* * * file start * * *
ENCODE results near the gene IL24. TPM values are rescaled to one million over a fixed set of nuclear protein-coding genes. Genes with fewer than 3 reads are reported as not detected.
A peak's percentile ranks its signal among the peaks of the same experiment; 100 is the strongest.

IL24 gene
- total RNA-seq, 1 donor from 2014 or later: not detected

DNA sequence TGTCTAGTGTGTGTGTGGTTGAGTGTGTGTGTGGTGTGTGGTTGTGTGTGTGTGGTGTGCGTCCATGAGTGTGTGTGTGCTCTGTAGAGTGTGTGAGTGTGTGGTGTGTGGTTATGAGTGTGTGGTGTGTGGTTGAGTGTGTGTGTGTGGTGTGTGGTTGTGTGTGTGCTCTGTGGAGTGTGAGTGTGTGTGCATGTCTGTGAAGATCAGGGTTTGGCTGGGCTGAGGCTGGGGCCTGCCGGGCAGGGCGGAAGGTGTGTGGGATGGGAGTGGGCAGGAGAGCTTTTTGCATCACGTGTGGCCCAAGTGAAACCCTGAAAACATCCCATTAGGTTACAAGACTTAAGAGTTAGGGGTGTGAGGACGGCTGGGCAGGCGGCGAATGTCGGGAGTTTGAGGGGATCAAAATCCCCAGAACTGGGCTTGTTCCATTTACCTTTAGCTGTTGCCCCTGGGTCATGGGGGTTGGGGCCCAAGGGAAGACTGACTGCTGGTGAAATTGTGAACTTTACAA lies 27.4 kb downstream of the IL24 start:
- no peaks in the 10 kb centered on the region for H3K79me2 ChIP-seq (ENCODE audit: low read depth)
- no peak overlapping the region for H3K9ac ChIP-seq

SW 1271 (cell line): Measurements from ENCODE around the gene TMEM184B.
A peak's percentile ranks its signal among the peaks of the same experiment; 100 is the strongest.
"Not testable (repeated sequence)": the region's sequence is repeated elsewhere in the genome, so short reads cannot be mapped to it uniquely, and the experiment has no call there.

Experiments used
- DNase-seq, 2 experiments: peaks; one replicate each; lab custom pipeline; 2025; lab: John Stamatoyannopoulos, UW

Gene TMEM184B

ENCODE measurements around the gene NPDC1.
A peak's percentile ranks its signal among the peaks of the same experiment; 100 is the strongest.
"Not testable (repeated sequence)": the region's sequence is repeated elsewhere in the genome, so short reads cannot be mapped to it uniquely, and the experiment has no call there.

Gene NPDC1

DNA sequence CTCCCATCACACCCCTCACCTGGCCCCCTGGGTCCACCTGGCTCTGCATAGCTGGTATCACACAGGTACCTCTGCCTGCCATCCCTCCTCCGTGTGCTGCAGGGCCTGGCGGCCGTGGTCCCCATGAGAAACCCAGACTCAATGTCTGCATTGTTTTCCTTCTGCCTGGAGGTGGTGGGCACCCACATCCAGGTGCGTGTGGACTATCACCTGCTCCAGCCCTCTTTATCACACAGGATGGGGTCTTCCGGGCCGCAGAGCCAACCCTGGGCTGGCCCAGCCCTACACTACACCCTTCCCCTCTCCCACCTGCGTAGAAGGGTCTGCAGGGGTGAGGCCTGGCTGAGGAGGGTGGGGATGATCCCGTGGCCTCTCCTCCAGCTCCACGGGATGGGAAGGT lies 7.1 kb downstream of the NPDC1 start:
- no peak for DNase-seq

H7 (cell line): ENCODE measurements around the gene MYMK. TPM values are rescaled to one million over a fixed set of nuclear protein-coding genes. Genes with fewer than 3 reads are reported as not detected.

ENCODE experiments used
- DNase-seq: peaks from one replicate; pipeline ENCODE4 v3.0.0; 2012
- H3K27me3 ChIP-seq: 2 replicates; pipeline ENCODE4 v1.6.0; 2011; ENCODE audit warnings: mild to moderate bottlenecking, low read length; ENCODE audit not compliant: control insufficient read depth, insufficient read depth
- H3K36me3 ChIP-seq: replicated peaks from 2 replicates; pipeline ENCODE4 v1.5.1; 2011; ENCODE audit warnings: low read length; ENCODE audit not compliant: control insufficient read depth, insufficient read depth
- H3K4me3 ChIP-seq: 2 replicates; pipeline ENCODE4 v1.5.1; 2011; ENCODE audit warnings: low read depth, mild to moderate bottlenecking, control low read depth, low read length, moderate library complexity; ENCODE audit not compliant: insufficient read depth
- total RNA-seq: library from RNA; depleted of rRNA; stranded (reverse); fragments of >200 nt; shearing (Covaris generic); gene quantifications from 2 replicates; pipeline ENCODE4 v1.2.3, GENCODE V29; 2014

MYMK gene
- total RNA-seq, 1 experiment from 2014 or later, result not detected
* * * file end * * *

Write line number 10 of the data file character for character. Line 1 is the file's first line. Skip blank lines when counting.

"Not testable (repeated sequence)": the region's sequence is repeated elsewhere in the genome, so short reads cannot be mapped to it uniquely, and the experiment has no call there.